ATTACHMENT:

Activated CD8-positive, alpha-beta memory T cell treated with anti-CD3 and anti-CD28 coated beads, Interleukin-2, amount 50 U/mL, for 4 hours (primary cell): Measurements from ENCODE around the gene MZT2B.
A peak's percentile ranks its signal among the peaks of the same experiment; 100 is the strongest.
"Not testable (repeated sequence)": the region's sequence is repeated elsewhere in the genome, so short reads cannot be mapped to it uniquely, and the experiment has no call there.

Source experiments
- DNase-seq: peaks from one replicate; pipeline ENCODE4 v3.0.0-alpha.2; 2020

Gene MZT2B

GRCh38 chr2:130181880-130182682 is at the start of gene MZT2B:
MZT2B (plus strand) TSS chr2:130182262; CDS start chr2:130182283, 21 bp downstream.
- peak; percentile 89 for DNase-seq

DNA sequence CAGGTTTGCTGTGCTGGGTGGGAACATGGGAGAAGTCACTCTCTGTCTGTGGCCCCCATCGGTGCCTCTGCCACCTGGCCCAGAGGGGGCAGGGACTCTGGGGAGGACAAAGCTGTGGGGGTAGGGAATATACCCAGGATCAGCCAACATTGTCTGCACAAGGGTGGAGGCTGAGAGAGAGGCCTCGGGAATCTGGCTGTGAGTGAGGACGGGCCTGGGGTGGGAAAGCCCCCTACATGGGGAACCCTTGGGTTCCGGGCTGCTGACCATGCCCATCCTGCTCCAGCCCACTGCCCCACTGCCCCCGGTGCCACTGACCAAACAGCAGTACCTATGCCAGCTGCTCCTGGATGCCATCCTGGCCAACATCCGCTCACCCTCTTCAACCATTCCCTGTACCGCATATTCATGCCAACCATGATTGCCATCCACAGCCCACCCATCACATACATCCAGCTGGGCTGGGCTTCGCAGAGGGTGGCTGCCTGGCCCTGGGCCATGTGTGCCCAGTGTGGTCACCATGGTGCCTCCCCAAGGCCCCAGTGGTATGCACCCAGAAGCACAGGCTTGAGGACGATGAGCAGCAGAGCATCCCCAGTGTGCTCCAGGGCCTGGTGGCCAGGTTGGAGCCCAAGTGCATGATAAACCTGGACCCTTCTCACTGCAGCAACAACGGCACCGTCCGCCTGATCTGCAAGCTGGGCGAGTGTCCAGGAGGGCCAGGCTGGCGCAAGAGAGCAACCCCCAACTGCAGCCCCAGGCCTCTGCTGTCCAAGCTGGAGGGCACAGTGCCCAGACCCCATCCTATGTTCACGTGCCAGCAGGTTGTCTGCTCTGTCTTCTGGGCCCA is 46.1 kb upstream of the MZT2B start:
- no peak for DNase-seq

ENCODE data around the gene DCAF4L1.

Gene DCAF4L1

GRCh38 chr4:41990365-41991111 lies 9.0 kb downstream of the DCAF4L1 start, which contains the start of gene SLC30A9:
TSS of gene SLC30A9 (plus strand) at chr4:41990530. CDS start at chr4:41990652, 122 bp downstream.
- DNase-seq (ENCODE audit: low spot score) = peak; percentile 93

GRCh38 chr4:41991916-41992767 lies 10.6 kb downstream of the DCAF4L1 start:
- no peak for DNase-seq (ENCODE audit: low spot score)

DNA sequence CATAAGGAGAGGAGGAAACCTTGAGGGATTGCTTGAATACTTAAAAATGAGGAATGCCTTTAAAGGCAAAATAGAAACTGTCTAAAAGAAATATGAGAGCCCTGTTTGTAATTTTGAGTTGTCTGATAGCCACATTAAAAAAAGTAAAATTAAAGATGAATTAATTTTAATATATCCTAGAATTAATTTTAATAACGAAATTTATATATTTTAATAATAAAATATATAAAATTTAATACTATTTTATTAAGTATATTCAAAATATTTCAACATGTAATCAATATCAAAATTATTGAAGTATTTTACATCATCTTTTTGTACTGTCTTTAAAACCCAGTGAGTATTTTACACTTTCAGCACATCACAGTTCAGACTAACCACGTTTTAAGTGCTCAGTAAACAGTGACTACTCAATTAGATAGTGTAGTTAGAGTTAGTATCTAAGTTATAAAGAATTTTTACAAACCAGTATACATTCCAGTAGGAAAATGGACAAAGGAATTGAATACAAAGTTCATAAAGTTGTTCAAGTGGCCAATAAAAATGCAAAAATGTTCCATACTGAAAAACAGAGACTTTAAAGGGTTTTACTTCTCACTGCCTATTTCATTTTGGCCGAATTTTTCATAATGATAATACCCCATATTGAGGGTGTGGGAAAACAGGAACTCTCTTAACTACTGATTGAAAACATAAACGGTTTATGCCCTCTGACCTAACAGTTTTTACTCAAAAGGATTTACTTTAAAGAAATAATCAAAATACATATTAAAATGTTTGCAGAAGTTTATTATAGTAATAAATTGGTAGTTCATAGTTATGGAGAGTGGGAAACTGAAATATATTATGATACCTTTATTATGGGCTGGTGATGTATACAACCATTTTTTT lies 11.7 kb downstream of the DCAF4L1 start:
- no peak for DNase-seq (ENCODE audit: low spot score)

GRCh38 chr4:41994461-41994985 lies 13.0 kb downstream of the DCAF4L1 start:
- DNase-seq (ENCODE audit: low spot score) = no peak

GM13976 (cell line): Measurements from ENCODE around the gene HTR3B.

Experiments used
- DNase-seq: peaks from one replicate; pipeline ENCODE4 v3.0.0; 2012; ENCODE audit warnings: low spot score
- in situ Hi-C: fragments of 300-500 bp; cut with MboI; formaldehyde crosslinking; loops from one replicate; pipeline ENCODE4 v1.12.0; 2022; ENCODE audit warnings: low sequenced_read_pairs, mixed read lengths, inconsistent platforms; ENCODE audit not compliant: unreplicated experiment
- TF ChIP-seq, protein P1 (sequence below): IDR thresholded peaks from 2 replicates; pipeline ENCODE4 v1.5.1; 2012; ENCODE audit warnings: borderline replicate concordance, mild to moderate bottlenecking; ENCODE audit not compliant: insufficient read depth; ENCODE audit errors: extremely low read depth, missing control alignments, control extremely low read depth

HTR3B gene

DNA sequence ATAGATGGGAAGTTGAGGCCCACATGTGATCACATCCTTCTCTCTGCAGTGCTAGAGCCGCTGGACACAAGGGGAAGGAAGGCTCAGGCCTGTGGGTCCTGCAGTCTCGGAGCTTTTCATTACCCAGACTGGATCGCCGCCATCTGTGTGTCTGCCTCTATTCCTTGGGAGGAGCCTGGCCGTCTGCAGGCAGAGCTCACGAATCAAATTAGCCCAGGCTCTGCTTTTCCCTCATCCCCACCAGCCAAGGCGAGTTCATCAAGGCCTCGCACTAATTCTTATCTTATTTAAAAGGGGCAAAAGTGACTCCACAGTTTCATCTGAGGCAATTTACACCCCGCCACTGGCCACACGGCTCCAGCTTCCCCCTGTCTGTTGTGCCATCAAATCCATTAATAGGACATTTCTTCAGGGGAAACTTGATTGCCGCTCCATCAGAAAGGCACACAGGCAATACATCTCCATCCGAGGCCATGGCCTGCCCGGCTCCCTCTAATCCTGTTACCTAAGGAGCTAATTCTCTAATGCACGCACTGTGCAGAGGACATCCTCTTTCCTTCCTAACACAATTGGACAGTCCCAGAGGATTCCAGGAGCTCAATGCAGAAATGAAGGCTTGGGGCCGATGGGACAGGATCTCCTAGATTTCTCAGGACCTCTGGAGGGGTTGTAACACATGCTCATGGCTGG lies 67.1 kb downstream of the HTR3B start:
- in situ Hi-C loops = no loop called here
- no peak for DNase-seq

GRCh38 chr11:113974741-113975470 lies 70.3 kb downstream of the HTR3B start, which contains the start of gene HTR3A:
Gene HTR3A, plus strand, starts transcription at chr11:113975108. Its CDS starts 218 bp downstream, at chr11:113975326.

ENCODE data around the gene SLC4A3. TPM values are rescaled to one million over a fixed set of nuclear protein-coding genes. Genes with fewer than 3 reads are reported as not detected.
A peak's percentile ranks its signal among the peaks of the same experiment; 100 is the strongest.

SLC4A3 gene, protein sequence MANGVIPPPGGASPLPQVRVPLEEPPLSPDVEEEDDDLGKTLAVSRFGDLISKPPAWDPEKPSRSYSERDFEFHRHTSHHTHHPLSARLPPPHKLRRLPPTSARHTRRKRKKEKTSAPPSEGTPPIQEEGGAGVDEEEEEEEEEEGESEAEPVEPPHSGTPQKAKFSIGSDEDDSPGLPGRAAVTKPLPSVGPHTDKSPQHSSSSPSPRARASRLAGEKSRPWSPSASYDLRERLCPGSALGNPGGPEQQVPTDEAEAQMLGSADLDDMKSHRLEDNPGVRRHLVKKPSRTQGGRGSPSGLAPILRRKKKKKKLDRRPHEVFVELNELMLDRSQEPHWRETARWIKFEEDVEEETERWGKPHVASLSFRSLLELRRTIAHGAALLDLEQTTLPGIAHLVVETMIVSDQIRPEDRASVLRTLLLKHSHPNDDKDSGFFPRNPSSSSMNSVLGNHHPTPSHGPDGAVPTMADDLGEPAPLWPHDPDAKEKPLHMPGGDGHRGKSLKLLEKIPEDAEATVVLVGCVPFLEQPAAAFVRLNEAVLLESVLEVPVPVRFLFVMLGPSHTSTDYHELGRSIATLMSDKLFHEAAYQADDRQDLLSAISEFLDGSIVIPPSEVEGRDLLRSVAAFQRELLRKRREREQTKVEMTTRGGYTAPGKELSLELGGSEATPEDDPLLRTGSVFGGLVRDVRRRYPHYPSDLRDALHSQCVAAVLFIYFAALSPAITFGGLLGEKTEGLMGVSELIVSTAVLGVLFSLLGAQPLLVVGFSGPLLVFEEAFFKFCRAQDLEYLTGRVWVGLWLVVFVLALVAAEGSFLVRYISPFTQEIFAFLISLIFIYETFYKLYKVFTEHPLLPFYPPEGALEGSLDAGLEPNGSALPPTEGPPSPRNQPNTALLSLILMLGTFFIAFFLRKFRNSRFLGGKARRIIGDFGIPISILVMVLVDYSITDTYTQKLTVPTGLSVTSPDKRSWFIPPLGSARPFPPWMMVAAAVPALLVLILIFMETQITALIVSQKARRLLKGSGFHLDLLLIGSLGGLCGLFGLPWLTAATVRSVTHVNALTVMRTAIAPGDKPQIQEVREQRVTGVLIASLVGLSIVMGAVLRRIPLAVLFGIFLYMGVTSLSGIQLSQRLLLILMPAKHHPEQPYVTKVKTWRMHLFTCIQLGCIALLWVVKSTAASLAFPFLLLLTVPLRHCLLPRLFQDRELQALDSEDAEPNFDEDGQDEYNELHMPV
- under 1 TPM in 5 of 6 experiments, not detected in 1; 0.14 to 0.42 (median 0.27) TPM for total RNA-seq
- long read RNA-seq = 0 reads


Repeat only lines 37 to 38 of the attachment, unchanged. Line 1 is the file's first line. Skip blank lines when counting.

- under 1 TPM in 5 of 6 experiments, not detected in 1; 0.14 to 0.42 (median 0.27) TPM for total RNA-seq
- long read RNA-seq = 0 reads